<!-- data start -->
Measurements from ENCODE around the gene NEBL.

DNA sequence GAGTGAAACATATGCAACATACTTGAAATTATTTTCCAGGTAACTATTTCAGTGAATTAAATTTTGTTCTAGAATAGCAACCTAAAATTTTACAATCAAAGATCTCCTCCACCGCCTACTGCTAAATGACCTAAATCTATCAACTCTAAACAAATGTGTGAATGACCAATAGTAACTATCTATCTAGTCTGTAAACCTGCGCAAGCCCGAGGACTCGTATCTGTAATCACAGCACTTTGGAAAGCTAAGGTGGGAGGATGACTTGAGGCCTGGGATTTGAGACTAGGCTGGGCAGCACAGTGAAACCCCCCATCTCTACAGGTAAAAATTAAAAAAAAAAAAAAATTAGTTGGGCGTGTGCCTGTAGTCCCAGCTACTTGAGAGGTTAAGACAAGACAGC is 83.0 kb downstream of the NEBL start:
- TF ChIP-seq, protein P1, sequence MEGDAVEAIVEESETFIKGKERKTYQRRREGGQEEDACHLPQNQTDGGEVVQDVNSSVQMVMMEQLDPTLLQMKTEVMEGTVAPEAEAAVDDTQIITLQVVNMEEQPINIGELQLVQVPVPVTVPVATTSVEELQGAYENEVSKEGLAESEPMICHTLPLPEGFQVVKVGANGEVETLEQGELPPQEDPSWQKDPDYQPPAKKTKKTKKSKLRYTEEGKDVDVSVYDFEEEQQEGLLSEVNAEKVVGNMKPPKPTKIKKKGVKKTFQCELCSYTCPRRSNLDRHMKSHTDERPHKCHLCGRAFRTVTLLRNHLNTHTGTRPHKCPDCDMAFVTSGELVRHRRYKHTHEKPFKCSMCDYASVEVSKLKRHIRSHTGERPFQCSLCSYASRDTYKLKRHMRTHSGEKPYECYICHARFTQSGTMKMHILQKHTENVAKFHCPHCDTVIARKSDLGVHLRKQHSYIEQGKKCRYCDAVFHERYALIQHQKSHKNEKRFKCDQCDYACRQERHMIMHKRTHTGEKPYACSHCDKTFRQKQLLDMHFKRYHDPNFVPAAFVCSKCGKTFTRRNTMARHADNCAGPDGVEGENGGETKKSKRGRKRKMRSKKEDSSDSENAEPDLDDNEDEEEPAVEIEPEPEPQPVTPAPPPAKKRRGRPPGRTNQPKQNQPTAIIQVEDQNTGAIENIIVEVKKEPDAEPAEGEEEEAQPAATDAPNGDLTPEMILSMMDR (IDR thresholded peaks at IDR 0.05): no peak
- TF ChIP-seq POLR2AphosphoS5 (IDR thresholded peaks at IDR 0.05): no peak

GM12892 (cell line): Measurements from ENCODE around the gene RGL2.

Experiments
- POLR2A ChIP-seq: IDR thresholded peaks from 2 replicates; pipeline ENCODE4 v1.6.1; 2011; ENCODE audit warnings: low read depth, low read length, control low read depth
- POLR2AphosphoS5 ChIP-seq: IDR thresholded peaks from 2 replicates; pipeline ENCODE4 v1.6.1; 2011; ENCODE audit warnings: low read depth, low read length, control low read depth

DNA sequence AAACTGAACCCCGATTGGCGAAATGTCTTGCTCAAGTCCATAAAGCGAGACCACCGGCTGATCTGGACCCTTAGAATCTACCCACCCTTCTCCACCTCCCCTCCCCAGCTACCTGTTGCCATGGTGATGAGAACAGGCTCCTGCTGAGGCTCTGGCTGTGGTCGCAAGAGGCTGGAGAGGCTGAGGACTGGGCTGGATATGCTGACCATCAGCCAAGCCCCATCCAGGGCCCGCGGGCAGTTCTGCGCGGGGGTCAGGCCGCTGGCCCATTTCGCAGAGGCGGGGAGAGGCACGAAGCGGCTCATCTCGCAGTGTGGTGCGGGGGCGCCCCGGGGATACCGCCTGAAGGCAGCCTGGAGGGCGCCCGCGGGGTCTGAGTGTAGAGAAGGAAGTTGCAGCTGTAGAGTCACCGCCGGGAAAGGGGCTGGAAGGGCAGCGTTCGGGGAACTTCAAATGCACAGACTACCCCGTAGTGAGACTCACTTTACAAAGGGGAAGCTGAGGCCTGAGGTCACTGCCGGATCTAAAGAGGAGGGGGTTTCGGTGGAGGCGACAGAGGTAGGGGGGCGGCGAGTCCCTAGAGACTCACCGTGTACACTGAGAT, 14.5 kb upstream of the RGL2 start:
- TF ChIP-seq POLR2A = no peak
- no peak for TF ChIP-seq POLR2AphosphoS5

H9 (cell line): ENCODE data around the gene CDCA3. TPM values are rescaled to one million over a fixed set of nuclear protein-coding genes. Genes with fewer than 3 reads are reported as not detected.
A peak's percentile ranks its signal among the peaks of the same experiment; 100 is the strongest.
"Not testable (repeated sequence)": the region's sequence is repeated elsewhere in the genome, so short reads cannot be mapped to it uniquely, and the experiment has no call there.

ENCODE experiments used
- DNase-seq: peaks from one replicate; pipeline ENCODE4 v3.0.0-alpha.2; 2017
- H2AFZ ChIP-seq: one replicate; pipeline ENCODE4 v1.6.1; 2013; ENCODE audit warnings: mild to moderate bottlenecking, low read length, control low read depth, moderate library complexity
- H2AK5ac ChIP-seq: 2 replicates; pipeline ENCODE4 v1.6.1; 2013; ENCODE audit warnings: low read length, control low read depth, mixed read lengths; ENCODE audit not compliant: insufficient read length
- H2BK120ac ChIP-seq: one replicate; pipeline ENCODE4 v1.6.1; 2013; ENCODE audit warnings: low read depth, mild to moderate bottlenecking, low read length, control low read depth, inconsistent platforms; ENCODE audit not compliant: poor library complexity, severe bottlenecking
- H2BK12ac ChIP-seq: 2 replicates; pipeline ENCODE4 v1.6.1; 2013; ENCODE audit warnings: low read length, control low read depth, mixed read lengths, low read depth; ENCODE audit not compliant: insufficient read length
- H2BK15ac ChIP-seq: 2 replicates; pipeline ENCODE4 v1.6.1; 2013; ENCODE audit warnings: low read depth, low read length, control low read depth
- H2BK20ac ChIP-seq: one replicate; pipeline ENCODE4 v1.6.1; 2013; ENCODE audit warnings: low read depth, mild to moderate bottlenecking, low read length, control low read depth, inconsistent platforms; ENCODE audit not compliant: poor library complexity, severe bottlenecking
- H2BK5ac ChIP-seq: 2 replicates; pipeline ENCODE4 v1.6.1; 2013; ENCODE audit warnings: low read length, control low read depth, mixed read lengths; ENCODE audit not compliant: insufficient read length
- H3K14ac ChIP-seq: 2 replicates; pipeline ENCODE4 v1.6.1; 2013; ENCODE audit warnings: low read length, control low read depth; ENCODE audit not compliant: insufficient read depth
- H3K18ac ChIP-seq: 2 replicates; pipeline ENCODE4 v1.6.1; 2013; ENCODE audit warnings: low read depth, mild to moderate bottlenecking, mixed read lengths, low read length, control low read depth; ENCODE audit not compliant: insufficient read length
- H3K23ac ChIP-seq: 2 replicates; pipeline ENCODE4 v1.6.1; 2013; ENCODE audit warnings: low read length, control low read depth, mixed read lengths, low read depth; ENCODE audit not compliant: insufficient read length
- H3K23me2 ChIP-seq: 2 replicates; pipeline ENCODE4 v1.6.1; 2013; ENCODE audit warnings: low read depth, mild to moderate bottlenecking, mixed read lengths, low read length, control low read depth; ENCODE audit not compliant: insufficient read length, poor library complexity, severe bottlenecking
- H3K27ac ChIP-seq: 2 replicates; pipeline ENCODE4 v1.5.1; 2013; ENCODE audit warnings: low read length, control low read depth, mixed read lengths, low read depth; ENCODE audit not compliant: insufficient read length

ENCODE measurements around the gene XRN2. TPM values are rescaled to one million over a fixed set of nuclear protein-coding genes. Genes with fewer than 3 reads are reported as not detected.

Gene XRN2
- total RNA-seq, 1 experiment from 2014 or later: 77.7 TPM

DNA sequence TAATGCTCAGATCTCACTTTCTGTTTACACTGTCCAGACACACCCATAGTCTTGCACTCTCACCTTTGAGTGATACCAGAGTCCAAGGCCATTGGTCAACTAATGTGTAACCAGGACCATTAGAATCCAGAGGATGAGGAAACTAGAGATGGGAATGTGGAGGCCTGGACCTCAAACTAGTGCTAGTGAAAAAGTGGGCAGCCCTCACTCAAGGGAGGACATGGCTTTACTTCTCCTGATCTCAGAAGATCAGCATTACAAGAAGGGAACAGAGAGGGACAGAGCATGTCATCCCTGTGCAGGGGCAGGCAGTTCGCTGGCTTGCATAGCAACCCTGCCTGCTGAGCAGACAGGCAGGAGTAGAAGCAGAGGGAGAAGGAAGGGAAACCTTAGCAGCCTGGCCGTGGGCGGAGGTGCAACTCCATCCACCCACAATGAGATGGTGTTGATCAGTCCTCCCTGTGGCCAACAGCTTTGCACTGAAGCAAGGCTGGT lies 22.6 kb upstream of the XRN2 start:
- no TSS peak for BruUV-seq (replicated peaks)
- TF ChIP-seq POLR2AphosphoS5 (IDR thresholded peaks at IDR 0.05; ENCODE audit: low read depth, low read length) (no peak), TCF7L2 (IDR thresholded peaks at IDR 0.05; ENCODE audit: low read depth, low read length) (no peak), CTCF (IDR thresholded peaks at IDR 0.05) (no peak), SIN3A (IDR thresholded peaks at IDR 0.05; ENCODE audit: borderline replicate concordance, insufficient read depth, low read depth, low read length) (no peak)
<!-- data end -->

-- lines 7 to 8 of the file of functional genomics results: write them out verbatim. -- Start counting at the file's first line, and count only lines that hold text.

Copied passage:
- POLR2A ChIP-seq: IDR thresholded peaks from 2 replicates; pipeline ENCODE4 v1.6.1; 2011; ENCODE audit warnings: low read depth, low read length, control low read depth
- POLR2AphosphoS5 ChIP-seq: IDR thresholded peaks from 2 replicates; pipeline ENCODE4 v1.6.1; 2011; ENCODE audit warnings: low read depth, low read length, control low read depth